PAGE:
In the city a good neighbor often boils down to this: he’s quiet and doesn’t cause any trouble. There may be a particular neighbor or two you really become friends with, taking turns having one another over for dinner, going fishing together, loaning your lawn mower and babysitting once in a while, but the rest are confined to a nod when you pass one another on the street and a quick word over the backyard fence if you both happen to be out at the same time.
In the country, because you are so far out of town and away from help, “neighbor” takes on a much larger meaning. The very lifestyle means you have far more need of one another. You pull one another’s vehicles out of the mud. You tag team generators when the power goes out for more than a couple of hours. You feed one another’s livestock when the other one has to be out of town a few days. You swap garden tilling for tractor mowing and tomatoes for blueberries. You help one another shell peas and shuck corn, and then work together one hot afternoon to get it all put up. You help load sick, but heavy, pets in the pickup for a trip to the vet. You trade shooting lessons for help wiring the shed. You loan cars when one is in the shop, or chauffeur a sick neighbor to the doctor if you need it yourself. If a widow is alone, you load up her woodstove and get it set, ready to light on a cold night. If a husband is away and there is a household emergency—like the refrigerator door falling off!—you head down the lane immediately and screw it back on. When a storm passes through and leaves a live oak half out of the ground leaning over a house, all the neighbors drop everything and run with their tractors, chains and chainsaws to help. There is something a little more primal about being a neighbor in the country.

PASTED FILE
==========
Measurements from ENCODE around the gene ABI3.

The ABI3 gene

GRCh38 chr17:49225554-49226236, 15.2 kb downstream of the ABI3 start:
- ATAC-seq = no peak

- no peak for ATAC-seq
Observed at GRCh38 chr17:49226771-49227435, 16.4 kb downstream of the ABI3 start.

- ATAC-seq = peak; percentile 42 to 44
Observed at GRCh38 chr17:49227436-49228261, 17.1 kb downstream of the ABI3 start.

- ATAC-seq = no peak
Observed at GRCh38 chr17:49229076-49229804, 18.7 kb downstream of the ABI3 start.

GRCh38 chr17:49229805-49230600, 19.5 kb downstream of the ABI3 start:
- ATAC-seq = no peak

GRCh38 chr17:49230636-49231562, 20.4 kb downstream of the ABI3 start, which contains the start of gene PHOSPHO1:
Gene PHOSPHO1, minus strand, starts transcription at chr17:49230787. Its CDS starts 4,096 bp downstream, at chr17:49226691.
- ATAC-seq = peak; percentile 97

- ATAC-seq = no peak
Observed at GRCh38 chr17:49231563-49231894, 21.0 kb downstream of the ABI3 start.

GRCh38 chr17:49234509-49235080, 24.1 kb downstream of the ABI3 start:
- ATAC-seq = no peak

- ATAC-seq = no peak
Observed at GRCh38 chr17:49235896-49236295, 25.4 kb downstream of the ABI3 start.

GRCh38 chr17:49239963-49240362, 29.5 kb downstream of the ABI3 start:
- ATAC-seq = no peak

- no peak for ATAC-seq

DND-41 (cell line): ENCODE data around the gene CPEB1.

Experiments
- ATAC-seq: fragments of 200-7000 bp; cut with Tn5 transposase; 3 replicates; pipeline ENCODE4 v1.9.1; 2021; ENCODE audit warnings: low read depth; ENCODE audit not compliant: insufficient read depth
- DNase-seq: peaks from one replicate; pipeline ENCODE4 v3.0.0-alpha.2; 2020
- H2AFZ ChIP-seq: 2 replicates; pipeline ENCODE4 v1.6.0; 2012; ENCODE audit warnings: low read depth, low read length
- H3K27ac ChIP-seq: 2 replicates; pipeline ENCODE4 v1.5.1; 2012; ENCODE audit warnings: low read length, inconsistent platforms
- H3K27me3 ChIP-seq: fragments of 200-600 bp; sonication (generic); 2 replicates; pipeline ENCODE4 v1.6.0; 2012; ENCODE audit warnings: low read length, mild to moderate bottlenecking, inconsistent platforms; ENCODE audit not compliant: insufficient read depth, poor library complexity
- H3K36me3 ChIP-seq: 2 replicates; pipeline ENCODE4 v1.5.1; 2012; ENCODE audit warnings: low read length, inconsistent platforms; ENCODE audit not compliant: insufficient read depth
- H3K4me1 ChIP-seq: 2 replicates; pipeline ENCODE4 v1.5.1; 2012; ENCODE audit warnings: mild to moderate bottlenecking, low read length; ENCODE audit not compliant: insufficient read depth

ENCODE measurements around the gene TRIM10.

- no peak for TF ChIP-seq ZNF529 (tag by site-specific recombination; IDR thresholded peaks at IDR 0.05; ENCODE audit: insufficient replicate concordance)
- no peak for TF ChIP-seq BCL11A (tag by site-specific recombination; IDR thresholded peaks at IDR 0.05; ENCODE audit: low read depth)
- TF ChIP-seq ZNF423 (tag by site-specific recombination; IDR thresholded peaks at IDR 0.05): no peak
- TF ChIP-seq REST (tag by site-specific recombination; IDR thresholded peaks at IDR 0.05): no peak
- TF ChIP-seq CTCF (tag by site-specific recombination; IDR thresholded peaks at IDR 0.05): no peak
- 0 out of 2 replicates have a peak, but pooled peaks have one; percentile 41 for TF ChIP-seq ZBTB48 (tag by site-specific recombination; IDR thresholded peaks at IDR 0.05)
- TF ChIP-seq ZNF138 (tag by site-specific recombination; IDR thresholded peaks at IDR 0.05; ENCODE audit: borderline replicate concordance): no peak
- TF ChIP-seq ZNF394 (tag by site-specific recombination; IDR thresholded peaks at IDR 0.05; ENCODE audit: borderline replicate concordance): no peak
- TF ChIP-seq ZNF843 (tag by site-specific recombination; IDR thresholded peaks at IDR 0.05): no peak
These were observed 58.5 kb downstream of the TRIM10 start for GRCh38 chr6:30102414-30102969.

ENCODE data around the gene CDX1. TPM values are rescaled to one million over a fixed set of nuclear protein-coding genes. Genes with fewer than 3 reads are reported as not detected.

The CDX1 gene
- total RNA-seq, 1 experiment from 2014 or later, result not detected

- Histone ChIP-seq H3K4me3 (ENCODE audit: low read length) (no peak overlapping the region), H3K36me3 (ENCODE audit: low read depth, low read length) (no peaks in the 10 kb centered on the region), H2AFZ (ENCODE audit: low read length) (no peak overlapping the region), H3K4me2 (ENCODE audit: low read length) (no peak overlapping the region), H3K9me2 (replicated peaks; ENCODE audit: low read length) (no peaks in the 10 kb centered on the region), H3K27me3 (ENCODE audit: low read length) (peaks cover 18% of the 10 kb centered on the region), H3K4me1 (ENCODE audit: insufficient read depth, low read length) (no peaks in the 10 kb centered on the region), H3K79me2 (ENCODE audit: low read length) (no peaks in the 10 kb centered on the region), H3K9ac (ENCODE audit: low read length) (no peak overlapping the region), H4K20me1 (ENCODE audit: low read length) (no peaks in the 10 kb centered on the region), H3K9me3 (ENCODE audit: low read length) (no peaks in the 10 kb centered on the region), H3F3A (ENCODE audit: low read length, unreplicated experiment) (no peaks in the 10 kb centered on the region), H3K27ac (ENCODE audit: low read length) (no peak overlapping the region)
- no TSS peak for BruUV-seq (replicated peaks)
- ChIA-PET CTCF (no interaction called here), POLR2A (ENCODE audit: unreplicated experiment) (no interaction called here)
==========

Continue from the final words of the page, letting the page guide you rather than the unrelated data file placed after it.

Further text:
We’ve had neighbors like that and we’ve tried to be neighbors like that in return. I think it’s the sort of thing Jesus had in mind when he told the story of the Good Samaritan. This isn’t a matter of borrowing a cup of sugar. It isn’t about keeping the TV low in the wee hours or not parking on someone else’s property. It’s about real life and death matters, real trials and suffering, and aiding in whatever way you can.
Maybe the Levite and the priest were used to city neighbors. This guy on the side of the road certainly wasn’t being a good neighbor to them, causing them all sorts of trouble and a delay in their schedules if they had stopped to help. But the truth is, you can be a bad neighbor anywhere, country or city, and the Lord expects a whole lot more from us than that. He expects us to do just as that Samaritan did, helping beyond the expected—just think what a couple night’s lodging would cost today—and yes, for a perfect stranger. Was he a good guy or a good-for-nothing? We don’t know and that’s the point. If someone needs our help, we help, even a stranger and even when we don’t have time to check and see if we are being good stewards of our money.
“Love thy neighbor as thyself” was recognized by Jews as the second greatest commandment. Yet they argued long and hard over who exactly their “neighbor” was. It most cases it boiled down to a good practicing Jew. We’re big on castigating those Pharisaical Jews who knew the Law but explained it away. I think we have the same problem.
For the whole law is fulfilled in one word: “You shall love your neighbor as yourself.” (Gal 5:14)